Commuting in 2050

How Americans can avoid spending their mornings stuck in gridlock traffic. 

Ryan Giunta

Former Transform Transportation, Associate, PIRG

It’s 2022 but in the United States we still commute to work like it’s the 1990s. Before the pandemic, many commuters would spend hours every day stuck in traffic because the vast majority of Americans still rely on cars to get to work. But even worse than traffic, the emissions from these vehicles are a serious problem for our health and our climate. 

Instead of talking about the short-term changes to our transportation system that we know we need, I want to look ahead and imagine what our daily commute could look like 30 years from now. Over the past few years, we have seen that our economic system can be reorganized to incorporate individuals working from home due to the COVID-19 pandemic. In some industries, working from home will likely continue. However, it is also likely that many other industries will return to in-person work once it’s safe to do so. As a result it’s important to consider how people will choose to travel to and from work in the years to come. 

It’s impossible to predict the new groundbreaking technologies that will be created between now and 2050. Instead, I’ll focus on what we already know is possible today or will be possible in the near future. 

The first piece of technology that has already been developed and will likely be implemented in more areas over the next few decades is the gondola. We already know that aerial tramways being used for transportation is possible: the Cable A system expected to open in 2025 that will serve as a commuting vehicle for Parisians serves as proof. It may seem odd to imagine commuting to work using what most people consider a type of  ski lift, but when you pause to think about it, gondolas check a lot of the boxes for what we are looking for in a form of transportation. Not only can they be fully powered by electricity, but they also have the potential to be much safer and more time efficient than driving in a car.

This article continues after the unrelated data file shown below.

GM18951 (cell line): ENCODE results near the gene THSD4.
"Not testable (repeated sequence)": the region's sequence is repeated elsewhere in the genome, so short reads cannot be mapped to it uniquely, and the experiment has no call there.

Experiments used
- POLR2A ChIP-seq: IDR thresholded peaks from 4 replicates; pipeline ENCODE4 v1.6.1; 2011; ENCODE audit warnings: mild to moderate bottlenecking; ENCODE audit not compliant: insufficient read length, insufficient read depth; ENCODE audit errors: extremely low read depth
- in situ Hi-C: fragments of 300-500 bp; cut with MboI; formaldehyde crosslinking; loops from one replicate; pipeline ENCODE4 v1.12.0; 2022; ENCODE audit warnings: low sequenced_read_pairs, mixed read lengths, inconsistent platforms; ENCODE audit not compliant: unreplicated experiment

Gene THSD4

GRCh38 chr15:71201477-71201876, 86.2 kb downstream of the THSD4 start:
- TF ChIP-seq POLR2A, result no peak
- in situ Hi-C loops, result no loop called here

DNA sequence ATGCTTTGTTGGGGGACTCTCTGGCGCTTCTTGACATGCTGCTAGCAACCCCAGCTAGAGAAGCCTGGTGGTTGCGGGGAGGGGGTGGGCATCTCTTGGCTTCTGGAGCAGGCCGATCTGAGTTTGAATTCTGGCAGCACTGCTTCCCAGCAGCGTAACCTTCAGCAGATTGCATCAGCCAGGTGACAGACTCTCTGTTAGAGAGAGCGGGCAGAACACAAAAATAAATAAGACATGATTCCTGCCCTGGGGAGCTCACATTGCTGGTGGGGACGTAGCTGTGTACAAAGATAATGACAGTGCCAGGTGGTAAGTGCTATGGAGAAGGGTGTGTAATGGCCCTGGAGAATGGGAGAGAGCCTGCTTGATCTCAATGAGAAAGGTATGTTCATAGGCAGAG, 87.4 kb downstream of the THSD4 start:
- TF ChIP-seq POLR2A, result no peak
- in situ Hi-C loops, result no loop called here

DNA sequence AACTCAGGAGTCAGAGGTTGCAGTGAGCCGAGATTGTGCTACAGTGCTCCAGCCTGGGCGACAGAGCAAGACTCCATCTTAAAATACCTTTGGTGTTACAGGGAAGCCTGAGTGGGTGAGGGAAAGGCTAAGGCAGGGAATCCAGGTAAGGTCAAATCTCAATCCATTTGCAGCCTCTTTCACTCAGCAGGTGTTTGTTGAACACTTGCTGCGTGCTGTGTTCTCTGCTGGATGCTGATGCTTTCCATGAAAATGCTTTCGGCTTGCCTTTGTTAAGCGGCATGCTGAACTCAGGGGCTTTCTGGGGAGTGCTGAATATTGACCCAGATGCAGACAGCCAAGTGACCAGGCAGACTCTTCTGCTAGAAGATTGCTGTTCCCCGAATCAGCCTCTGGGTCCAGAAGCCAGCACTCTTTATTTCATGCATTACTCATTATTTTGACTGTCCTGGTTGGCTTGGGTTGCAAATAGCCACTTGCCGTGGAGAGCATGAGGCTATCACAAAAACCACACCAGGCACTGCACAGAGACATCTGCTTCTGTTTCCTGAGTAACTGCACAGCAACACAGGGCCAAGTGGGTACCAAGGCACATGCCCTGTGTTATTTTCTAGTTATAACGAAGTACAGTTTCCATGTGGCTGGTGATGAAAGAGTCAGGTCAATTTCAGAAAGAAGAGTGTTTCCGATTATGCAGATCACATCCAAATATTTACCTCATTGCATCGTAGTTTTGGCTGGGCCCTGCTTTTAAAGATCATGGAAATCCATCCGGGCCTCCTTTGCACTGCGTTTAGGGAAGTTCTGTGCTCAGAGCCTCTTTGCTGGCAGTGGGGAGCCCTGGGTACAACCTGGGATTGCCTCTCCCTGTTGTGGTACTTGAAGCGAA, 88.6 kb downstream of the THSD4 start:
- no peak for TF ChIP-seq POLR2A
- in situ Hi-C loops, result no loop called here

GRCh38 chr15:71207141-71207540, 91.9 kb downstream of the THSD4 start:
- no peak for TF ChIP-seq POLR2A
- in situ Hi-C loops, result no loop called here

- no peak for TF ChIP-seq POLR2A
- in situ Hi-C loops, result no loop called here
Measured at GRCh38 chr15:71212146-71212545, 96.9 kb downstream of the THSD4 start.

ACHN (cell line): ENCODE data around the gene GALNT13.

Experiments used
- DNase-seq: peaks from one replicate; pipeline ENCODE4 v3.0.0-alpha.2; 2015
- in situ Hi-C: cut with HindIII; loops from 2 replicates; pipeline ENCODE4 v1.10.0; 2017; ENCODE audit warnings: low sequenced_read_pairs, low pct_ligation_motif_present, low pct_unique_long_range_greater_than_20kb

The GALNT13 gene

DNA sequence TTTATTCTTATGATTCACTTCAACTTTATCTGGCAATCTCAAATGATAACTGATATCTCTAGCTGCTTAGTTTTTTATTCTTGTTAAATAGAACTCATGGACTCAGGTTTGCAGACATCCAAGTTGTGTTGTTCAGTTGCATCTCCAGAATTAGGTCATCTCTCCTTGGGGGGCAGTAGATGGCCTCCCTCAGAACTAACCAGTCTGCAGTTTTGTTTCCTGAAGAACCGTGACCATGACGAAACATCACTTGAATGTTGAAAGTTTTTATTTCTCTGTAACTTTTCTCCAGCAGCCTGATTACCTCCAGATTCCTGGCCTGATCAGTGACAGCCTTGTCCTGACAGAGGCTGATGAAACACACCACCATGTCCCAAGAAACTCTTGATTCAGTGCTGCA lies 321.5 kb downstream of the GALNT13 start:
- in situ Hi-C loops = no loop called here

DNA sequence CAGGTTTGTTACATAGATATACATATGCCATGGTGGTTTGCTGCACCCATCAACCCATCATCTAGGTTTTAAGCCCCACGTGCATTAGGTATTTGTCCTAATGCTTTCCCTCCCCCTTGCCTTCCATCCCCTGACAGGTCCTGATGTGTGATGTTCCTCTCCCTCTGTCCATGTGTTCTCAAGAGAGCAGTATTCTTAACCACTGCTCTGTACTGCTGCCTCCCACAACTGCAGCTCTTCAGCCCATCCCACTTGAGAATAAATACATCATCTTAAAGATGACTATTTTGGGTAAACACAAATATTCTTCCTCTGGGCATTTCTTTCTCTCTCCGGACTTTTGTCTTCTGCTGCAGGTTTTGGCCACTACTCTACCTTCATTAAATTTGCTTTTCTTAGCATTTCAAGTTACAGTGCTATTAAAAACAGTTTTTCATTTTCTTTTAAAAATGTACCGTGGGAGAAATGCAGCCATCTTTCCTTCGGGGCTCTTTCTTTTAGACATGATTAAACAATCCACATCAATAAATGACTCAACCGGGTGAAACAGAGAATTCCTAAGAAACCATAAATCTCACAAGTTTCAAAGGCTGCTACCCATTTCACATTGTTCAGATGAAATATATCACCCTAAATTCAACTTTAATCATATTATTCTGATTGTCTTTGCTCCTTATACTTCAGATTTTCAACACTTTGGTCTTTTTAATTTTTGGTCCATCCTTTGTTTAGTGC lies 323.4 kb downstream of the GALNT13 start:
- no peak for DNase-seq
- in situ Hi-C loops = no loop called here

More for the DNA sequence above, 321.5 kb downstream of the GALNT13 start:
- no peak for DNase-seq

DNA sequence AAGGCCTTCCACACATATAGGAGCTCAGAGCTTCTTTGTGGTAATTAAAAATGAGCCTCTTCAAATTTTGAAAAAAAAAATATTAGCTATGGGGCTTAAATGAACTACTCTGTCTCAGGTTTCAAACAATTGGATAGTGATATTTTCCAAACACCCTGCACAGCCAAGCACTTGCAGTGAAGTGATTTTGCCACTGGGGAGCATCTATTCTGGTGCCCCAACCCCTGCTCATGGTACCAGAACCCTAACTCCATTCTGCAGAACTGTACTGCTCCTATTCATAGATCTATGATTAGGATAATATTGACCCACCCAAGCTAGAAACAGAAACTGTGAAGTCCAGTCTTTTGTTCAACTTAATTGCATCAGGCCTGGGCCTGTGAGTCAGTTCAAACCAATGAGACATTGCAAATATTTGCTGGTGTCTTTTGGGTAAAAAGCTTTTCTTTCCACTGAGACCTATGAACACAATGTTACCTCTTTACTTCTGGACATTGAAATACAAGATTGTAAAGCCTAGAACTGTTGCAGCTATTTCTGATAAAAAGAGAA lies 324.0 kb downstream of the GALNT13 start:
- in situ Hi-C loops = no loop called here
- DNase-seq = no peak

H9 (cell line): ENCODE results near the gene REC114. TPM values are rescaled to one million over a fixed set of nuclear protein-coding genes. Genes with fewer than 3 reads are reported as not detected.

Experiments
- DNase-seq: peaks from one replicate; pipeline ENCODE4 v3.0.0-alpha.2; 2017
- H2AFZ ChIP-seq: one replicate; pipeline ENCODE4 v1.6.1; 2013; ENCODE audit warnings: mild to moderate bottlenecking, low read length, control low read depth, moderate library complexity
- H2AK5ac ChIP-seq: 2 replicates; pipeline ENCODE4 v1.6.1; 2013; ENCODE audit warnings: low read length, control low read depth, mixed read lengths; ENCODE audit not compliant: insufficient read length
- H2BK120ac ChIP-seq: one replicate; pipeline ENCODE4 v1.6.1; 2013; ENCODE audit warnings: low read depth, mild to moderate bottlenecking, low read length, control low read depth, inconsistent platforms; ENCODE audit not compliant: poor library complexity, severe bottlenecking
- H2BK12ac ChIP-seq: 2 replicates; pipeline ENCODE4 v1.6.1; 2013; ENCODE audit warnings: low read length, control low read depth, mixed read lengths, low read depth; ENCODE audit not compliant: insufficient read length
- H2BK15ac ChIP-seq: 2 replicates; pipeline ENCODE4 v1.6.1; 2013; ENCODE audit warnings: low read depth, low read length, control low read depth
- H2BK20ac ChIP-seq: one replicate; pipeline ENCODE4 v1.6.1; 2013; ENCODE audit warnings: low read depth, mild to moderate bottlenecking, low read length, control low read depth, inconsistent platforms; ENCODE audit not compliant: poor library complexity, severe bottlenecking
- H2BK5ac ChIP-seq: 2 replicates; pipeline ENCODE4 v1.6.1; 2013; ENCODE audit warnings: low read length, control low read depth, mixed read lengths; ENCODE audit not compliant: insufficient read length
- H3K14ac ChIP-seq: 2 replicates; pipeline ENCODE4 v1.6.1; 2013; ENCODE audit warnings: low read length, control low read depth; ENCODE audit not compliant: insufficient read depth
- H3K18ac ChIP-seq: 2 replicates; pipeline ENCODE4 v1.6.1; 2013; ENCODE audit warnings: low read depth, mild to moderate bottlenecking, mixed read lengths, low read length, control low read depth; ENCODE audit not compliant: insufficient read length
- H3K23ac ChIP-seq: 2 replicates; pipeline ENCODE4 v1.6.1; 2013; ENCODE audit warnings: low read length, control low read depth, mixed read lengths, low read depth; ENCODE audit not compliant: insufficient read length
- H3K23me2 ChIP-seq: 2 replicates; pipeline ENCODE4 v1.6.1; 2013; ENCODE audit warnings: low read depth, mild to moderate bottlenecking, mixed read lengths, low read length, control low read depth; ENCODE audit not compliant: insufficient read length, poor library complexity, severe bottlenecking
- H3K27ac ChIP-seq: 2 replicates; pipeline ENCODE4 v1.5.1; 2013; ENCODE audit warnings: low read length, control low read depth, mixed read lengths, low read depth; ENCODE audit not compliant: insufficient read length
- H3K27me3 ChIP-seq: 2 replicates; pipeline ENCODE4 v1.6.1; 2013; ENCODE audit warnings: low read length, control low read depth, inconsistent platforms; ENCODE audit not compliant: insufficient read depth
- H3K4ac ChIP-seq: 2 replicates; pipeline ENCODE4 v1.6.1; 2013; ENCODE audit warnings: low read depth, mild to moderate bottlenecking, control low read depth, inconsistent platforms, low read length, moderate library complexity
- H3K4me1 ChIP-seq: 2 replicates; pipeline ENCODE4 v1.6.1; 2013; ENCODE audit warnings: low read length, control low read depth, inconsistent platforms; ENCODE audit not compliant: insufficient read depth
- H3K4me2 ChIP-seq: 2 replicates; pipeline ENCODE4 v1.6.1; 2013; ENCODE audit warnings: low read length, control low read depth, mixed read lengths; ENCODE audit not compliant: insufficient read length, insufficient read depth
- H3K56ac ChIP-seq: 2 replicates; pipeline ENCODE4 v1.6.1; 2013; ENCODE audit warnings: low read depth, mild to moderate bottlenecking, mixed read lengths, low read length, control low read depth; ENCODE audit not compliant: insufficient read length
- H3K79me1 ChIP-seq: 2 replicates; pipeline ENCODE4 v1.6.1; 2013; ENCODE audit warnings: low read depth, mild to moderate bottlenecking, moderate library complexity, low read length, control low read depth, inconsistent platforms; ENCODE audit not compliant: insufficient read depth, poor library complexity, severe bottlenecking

Similar to trains or subways, gondola cars are on a set path which significantly reduces the chance for human errors that result in crashes and injuries. In addition, unlike our current transportation system, if done right, gondolas won’t get stuck in traffic. These aerial tramways will not have to deal with obstacles on the ground therefore reducing the chances of facing the types of delays that individual commuters constantly experience on their morning commutes today. Based on these criteria, the average commuter in 2050 may prefer to take a gondola than drive their car to work. 

Similarly to how the infrastructure in Paris may be giving us a glimpse into the future of transportation, China’s high speed rail system connecting its major cities allows us to imagine another potential aspect of our transportation future. 

The rail system takes advantage of highly advanced technology that allows trains to operate autonomously and reach top speeds of 217-miles per hour. The trains’ ability to travel at super high speeds have led to significantly decreased commute times and increased the interconnectivity of the nation. Over the next few decades, we can only imagine how these systems will become safer, faster and more efficient making it clear that they are a key commuting tool of the future.